Characters in animation have had voices ever since Fleischer Studios released My Old Kentucky Home, the first talkie animation, in 1926. In Japan, actors who voice characters for anime are called seiyū. Their voices play a key, and necessary role in creating characters for this audio-visual medium.
In standard anime productions on TV, voice actors, by viewing the images, synchronise their voice acting with what the images depict. This method of voice recording is called afureko, a ‘Japanese English’ (wasei eigo) term meaning ‘after-recording’. Interestingly, voice recording occupies a different place in the production process depending on the country or region. For instance, in feature-length productions in the United States, the audio-recording process is conducted before visual production. Hence, this process is named ‘prescoring’.
Voice actors’ bodies, of course, are not shown to the audience in either prescore or afureko. However, the degree of discretion afforded to the voice actor differs between prescore and afureko. In prescore, since voice acting precedes visual direction, the voice offers the basis that animators rely on, and the reverse is so in afureko. Hence, the choice of prescore automatically means the prioritisation of voice acting over drawing, whereas choosing afureko means the prioritisation of drawing over voice acting. According to anime scholar and critic Ryōta Fujitsu, in afureko a director who creates storyboards determines the outline of a voice acting script for characters, and voice actors act following the script when recording; hereafter, this is called afureko script. Because the afureko script is made from a storyboard drawn by a director, Fujitsu concludes that voice acting is “a work of assembling acting and expressing characters within a frame decided by others”.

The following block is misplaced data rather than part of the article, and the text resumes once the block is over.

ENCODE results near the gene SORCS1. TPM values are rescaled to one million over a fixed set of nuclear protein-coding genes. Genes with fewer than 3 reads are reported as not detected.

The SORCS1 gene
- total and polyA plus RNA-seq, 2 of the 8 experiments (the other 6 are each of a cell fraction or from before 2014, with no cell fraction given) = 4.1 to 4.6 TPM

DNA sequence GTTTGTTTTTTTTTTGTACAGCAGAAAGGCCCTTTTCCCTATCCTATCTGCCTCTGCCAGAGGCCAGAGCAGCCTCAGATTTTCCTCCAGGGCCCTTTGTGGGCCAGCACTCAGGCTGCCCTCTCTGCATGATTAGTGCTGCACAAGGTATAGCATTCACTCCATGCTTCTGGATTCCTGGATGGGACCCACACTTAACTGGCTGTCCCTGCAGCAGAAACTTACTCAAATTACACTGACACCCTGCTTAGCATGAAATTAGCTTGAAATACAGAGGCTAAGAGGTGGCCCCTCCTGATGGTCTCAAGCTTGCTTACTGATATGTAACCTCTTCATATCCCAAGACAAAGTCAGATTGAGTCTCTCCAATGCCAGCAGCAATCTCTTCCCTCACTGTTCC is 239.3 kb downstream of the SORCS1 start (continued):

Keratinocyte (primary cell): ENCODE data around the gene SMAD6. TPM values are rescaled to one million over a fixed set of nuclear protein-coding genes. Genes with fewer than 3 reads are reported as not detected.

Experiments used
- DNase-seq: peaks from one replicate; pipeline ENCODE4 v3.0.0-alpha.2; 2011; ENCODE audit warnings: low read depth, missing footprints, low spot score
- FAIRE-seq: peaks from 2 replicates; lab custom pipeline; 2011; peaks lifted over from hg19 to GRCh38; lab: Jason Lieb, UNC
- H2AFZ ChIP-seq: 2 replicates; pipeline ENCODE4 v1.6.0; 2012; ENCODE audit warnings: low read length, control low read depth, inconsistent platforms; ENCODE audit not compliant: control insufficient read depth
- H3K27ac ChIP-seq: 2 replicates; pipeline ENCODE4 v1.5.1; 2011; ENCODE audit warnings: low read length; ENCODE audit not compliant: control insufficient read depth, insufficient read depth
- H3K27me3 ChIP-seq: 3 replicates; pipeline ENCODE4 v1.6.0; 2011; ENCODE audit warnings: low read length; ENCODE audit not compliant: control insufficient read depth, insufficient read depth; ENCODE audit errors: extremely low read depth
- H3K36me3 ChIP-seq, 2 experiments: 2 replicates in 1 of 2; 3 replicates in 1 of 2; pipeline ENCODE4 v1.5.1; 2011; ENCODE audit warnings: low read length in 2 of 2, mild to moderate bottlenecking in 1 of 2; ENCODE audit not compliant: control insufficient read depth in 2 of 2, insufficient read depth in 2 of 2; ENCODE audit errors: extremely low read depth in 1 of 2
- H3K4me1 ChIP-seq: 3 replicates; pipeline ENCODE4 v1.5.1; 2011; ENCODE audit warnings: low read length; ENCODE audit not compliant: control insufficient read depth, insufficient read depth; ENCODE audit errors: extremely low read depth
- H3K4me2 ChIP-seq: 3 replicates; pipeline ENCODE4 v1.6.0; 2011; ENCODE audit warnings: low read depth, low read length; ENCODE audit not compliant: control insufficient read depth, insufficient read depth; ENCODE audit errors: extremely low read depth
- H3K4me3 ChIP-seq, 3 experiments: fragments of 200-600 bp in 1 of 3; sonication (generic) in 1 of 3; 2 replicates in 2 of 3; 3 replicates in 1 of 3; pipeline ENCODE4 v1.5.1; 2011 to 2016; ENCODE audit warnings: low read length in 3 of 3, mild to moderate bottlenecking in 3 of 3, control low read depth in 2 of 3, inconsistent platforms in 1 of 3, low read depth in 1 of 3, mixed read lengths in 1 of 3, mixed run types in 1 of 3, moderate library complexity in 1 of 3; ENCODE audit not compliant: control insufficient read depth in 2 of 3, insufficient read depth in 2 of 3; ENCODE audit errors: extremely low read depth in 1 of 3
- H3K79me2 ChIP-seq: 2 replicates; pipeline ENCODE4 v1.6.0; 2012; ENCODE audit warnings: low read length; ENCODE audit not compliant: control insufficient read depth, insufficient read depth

In my essay “Synchronising with Others: An Analysis of the Afureko Script”, I analyse the afureko script in detail and show how it controls the voice acting. Here, I briefly summarise the points of that analysis. The comma ‘,’ in the afureko script indicates the timing of the character’s movements; that is, voice actors have to stop at the ‘,’ to synchronise with the character’s movement, and they cannot remove it nor change the location. The function of ‘,’ shows that voice actors must strictly follow the frame designed by the storyboards, at the minute or detailed level.
Because of the rigid frame imposed on voice acting, it has been said that the performance of voice actors is essentially different from that of actors in live theatre or non-animated cinema or TV dramas. Interestingly, such a bias existed even before the first TV anime series in the 30-minute weekly format, Tetsuwan Atomu (Astro Boy, 1963–1966), was broadcast.
Japanese Dubbing for Animations and Telefilms Produced in the US
Since the mid-1950s, many animations and telefilms have been imported to Japan from the United States, arousing a high demand for Japanese dubbing services for the first time. In dubbing, the voice actors have to carefully follow the timing of the original performance in English (or whatever language) for precise synchronisation; as a result, dubbing is called atereko in Japanese English, which means to match (ateru in Japanese) the voice to images in recording. In a script for atereko, lines are written to physically, or visually, correspond to the timing of the original performance. Yaeko Nukata, who has been a translator and scriptwriter for dubbing since 1956, explains how such a script is made.
“When the actor speaks the line in a breath, I have to write it in the dubbing script as it is, no matter how long the line is. On the other hand, when the actor speaks slowly with many pauses, I have to reproduce precisely the timing including pauses, no matter how short the line is.
For example, the actor speaks, putting breaks as follows: